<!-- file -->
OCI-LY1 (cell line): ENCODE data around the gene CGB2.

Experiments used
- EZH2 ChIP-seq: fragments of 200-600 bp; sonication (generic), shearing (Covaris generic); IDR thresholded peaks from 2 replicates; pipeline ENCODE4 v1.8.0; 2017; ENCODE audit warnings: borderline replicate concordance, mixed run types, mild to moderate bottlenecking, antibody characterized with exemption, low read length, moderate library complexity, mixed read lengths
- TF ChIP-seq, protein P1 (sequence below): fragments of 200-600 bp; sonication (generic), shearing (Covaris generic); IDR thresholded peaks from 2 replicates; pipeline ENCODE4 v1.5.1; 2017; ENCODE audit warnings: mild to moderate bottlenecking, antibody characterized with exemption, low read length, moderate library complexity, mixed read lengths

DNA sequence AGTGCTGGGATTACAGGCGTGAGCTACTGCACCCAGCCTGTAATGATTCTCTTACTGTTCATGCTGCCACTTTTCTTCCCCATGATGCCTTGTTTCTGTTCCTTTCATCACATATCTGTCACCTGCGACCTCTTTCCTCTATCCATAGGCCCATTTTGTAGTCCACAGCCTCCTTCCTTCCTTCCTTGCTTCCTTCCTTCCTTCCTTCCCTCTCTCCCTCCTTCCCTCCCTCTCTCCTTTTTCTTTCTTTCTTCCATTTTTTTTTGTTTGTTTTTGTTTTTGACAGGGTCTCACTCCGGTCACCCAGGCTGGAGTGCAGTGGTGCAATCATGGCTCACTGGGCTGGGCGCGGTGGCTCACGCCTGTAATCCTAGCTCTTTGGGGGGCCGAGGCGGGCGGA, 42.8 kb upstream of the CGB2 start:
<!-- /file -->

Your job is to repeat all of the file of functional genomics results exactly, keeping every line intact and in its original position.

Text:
OCI-LY1 (cell line): ENCODE data around the gene CGB2.

Experiments used
- EZH2 ChIP-seq: fragments of 200-600 bp; sonication (generic), shearing (Covaris generic); IDR thresholded peaks from 2 replicates; pipeline ENCODE4 v1.8.0; 2017; ENCODE audit warnings: borderline replicate concordance, mixed run types, mild to moderate bottlenecking, antibody characterized with exemption, low read length, moderate library complexity, mixed read lengths
- TF ChIP-seq, protein P1 (sequence below): fragments of 200-600 bp; sonication (generic), shearing (Covaris generic); IDR thresholded peaks from 2 replicates; pipeline ENCODE4 v1.5.1; 2017; ENCODE audit warnings: mild to moderate bottlenecking, antibody characterized with exemption, low read length, moderate library complexity, mixed read lengths

DNA sequence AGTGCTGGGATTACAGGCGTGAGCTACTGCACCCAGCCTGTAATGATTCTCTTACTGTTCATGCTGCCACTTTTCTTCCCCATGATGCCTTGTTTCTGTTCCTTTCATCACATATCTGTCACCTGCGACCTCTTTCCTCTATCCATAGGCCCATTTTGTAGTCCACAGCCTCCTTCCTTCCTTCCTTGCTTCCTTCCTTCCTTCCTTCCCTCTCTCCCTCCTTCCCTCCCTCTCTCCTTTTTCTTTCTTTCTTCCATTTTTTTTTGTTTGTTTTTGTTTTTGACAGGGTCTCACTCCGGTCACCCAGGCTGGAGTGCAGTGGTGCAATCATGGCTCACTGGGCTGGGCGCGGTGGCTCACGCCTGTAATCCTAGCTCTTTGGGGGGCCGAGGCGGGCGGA, 42.8 kb upstream of the CGB2 start: